In the remainder of this epistle I want to focus on five areas of consideration that will need to be dealt with by current and future Cottage Grove residents regardless who is in charge.
These are essential services which are going to be expensive and will determine what the future of growth will look like.
The big five are housing, roads, infrastructure, water, and wastewater disposal. There is no way in the space available here to adequately cover all that ground, but here is hoping a coherent snapshot will emerge to help understand what we all are facing.
One point that must be made very clear is that in discussing these areas, Cottage Grove is not in a vacuum. All the aforementioned topics are heavily regulated by Lane County, State of Oregon, and Federal Agencies. So a decision made for any of those five areas must pass – or face fines, or worse.
Start with housing. There isn’t enough for everyone who wants to live here. Being this close to Eugene has made Cottage Grove an attractive bedroom community to folks who have jobs in the city but prefer the peace and quiet of living in a small town. Being right on the I-5 corridor makes it attractive to commute. Others are coming here as climate refugees. I recently had a new neighbor move in who had fled two major fires, losing it all in the last one.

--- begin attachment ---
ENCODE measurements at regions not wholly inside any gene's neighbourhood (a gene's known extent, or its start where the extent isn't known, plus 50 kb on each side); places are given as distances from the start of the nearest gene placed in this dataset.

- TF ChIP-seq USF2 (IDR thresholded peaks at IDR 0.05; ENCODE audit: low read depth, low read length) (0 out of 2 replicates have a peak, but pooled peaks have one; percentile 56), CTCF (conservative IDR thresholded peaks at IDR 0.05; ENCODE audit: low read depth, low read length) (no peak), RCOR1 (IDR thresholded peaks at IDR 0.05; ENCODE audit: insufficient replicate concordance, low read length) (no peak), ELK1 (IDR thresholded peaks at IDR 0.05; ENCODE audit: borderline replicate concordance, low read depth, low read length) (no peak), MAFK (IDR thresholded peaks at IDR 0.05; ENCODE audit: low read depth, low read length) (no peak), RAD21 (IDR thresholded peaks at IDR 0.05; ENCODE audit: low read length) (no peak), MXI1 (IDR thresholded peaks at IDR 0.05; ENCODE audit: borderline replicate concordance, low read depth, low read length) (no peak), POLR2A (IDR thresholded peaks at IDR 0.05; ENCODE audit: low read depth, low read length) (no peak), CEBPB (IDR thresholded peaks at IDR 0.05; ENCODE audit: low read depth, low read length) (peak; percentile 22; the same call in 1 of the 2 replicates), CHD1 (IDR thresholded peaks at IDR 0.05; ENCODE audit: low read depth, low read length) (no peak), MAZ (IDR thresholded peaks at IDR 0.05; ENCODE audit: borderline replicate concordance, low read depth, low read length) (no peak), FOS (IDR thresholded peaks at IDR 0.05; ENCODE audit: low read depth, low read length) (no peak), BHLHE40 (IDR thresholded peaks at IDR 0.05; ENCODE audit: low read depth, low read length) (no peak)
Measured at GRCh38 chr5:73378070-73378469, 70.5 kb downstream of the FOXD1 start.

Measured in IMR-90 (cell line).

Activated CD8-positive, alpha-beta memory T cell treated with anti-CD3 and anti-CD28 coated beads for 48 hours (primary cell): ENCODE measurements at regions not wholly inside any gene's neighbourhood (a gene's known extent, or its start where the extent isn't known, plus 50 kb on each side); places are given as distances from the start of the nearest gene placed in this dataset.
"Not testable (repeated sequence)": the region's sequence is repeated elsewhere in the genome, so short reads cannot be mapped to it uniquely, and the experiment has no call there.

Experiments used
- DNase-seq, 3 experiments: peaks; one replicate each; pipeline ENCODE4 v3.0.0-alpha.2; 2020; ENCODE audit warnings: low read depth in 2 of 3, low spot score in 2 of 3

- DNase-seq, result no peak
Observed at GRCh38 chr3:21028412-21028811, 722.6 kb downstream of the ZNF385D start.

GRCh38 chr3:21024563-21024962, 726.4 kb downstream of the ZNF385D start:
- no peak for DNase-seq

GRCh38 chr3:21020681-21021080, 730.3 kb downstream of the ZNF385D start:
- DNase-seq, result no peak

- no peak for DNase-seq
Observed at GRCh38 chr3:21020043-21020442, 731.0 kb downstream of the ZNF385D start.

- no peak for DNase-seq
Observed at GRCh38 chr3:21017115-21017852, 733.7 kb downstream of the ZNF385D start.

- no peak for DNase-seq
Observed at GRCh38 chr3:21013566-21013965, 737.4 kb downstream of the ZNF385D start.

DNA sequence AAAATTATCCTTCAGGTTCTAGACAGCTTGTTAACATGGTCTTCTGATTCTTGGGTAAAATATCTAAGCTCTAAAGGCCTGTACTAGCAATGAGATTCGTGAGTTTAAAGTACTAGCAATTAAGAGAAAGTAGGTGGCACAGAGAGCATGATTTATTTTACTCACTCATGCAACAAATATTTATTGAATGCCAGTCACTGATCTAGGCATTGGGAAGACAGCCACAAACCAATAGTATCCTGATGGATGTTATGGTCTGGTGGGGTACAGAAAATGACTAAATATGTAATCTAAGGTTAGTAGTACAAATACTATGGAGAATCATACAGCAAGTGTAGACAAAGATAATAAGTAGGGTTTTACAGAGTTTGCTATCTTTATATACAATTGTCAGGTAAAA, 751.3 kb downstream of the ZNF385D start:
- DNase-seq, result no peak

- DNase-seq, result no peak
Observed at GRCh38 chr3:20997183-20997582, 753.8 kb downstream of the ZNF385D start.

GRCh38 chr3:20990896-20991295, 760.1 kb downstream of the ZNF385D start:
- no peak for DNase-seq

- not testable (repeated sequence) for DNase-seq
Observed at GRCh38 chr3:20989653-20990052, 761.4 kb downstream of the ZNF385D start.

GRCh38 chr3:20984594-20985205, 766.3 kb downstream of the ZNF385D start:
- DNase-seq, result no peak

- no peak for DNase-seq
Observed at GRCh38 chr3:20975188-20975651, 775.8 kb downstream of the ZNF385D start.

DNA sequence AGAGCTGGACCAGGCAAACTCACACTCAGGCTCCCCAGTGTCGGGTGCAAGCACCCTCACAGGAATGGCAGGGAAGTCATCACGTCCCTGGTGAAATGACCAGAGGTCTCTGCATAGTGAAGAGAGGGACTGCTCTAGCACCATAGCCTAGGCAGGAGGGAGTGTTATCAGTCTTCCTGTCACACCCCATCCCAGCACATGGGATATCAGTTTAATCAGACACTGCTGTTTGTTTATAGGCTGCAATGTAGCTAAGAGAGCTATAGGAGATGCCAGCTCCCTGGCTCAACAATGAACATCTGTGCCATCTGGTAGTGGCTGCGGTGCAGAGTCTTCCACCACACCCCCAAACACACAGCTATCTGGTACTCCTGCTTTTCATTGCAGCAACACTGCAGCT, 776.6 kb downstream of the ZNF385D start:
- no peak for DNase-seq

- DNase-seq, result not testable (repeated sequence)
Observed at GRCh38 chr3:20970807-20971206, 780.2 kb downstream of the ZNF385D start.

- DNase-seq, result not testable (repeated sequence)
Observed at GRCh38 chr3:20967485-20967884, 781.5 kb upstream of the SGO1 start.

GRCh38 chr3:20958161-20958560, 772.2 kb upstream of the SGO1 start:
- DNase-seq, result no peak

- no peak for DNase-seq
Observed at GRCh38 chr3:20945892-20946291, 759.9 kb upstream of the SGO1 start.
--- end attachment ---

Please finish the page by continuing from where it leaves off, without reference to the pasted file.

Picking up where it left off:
Cottage Grove is also being discovered by others wanting to move to a quaint community surrounded with forests, hills, and recreation possibilities very close by. And then there are the native Grovers, members of the 3rd-, 4th-, or 5th-generation looking for a place to move into as they leave the nest and want to stay in the old hometown.
Oregon Land Use regulations and construction costs are limiting factors for housing. Another is the lack of jobs that pay enough for the potential first-time homeowner to step up.
The competition for the few houses that do become available has driven the price beyond the reach of many who grew up here and that means those houses are being snapped up by outsiders. Infill, tiny homes, ADUs, and multi-story residences may be the best solution for easing some of the housing crunch. Building more apartments will provide living spaces but there is no indication that they will be particularly affordable, nor do they provide the possibility of ownership.